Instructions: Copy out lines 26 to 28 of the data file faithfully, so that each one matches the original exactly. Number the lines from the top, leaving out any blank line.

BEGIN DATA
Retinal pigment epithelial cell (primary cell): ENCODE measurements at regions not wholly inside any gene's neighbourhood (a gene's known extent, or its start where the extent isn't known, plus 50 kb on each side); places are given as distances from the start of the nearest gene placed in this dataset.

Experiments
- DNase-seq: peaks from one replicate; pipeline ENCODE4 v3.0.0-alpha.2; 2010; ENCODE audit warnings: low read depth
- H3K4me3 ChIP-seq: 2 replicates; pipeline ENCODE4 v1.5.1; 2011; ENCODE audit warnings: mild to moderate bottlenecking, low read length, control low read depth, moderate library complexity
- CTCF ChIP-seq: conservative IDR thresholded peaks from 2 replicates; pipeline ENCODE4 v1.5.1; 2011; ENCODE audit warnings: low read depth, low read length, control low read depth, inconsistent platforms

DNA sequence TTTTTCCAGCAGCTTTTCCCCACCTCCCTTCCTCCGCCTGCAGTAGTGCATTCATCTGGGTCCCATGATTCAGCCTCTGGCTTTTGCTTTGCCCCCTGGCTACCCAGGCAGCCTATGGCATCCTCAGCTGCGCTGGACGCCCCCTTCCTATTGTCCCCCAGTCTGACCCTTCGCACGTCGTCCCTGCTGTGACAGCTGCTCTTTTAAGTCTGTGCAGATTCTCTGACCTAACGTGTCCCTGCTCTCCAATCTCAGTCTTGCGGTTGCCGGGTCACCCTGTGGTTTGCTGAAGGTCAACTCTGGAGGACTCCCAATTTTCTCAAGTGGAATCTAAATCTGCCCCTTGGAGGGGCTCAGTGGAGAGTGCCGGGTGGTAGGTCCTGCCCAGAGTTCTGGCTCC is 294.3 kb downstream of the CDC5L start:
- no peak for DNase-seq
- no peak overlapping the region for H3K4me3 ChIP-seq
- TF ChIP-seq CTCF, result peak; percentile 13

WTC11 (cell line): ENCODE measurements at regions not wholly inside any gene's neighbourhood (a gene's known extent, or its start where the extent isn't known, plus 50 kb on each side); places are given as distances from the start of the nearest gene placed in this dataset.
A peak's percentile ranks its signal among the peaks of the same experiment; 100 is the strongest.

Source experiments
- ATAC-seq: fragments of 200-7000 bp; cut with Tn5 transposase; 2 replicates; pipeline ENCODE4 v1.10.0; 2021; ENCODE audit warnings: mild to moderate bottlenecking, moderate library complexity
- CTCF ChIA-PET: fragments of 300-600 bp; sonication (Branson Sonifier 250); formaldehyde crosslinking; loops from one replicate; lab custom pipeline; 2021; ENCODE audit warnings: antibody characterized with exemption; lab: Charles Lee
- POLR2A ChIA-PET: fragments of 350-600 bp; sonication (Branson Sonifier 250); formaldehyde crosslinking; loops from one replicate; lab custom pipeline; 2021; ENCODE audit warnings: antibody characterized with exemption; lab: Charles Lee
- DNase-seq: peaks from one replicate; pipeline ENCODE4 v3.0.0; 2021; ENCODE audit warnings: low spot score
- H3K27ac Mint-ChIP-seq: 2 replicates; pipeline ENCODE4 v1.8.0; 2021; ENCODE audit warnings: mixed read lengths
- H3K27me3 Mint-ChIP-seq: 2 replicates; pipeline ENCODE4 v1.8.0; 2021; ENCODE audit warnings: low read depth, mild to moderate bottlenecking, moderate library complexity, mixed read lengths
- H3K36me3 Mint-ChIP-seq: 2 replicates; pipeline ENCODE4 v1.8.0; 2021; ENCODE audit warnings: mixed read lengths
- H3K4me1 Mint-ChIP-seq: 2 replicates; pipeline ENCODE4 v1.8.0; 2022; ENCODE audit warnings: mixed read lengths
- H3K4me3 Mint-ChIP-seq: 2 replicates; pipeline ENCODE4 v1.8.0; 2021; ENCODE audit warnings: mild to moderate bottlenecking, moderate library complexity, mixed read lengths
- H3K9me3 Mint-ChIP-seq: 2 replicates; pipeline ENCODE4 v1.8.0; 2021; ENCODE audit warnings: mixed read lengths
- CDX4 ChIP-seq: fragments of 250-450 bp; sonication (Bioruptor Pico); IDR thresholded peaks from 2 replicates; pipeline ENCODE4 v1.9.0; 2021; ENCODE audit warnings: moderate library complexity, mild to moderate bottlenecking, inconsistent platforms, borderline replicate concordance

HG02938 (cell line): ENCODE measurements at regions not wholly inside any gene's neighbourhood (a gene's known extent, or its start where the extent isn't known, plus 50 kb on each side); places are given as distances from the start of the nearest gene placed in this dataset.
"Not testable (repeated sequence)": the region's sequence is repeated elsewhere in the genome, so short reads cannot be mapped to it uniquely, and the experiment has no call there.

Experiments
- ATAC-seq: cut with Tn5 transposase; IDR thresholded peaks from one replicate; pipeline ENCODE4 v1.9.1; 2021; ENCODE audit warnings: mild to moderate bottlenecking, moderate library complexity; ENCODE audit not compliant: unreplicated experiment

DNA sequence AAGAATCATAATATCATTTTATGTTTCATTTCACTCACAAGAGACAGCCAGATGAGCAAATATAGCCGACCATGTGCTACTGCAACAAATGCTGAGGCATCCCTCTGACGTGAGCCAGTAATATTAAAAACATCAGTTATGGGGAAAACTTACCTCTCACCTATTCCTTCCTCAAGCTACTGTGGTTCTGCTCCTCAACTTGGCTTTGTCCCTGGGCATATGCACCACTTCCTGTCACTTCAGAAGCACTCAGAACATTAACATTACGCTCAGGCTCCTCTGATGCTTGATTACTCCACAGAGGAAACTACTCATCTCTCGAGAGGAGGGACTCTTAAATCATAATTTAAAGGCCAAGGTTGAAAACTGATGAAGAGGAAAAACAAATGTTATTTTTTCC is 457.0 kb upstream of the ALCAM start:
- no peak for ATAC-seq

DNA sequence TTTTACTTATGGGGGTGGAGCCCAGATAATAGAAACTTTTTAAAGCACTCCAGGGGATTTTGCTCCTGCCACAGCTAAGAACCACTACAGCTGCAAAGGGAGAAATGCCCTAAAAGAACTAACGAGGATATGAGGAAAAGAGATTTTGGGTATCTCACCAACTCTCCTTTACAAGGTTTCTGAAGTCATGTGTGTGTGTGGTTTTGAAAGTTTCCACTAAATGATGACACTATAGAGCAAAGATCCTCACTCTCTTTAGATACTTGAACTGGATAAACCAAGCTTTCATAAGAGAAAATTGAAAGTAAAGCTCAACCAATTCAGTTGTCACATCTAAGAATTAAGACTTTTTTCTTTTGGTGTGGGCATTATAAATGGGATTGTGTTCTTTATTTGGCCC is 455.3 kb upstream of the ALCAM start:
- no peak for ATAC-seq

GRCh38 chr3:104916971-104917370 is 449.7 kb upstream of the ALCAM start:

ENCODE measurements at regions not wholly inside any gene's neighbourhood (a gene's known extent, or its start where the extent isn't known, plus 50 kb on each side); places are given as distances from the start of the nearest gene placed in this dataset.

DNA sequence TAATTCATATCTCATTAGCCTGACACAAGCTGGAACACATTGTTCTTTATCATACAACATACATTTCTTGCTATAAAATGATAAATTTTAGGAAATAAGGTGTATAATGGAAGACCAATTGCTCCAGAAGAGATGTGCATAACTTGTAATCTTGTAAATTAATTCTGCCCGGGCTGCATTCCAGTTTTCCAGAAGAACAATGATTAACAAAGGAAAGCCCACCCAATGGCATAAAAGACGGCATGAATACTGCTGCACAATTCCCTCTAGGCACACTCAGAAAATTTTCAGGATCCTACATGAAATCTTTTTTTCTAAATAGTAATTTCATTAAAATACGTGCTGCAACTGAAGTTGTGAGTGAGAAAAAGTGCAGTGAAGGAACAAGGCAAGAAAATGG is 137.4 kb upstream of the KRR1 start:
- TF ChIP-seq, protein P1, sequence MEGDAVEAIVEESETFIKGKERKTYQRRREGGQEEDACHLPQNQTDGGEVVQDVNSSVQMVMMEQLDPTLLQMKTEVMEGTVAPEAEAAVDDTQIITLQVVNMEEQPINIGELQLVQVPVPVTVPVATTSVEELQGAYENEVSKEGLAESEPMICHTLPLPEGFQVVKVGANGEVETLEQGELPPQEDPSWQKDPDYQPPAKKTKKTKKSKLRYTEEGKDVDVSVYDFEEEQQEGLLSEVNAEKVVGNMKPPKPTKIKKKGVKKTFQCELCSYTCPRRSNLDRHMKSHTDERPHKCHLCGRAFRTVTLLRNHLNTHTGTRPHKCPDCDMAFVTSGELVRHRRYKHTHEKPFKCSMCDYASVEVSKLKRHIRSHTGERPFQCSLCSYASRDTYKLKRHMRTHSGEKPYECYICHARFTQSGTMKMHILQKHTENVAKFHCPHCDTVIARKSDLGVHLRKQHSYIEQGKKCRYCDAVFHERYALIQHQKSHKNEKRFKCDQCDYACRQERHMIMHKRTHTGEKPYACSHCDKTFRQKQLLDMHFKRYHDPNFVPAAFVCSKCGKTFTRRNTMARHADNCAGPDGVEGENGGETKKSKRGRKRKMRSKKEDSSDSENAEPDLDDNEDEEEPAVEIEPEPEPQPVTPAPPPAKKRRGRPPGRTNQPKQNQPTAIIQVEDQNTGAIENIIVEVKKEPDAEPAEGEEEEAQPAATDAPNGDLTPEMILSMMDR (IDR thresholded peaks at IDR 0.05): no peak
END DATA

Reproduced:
Experiments
- ATAC-seq: cut with Tn5 transposase; IDR thresholded peaks from one replicate; pipeline ENCODE4 v1.9.1; 2021; ENCODE audit warnings: mild to moderate bottlenecking, moderate library complexity; ENCODE audit not compliant: unreplicated experiment

DNA sequence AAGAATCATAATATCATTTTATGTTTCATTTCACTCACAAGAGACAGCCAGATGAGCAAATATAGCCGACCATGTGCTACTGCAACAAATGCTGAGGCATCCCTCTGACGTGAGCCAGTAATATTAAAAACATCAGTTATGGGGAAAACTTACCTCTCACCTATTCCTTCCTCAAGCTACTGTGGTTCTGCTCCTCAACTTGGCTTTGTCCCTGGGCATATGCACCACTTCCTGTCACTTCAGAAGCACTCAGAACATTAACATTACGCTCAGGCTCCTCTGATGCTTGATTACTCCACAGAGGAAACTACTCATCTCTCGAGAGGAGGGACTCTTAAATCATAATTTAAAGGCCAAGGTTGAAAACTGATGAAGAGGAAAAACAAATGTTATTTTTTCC is 457.0 kb upstream of the ALCAM start: